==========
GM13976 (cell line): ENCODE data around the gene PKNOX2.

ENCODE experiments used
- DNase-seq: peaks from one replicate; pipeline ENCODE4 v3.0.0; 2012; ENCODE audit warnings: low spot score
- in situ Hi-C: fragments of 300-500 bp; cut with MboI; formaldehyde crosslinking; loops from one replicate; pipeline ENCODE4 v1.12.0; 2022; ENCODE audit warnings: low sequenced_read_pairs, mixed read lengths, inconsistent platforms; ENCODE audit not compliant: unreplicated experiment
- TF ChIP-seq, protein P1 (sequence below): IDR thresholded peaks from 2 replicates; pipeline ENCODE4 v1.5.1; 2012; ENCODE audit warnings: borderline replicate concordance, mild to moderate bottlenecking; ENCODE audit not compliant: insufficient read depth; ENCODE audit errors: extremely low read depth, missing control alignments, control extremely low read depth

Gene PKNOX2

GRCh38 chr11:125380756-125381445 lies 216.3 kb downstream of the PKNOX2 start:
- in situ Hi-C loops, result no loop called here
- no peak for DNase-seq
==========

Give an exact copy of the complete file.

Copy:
GM13976 (cell line): ENCODE data around the gene PKNOX2.

ENCODE experiments used
- DNase-seq: peaks from one replicate; pipeline ENCODE4 v3.0.0; 2012; ENCODE audit warnings: low spot score
- in situ Hi-C: fragments of 300-500 bp; cut with MboI; formaldehyde crosslinking; loops from one replicate; pipeline ENCODE4 v1.12.0; 2022; ENCODE audit warnings: low sequenced_read_pairs, mixed read lengths, inconsistent platforms; ENCODE audit not compliant: unreplicated experiment
- TF ChIP-seq, protein P1 (sequence below): IDR thresholded peaks from 2 replicates; pipeline ENCODE4 v1.5.1; 2012; ENCODE audit warnings: borderline replicate concordance, mild to moderate bottlenecking; ENCODE audit not compliant: insufficient read depth; ENCODE audit errors: extremely low read depth, missing control alignments, control extremely low read depth

Gene PKNOX2

GRCh38 chr11:125380756-125381445 lies 216.3 kb downstream of the PKNOX2 start:
- in situ Hi-C loops, result no loop called here
- no peak for DNase-seq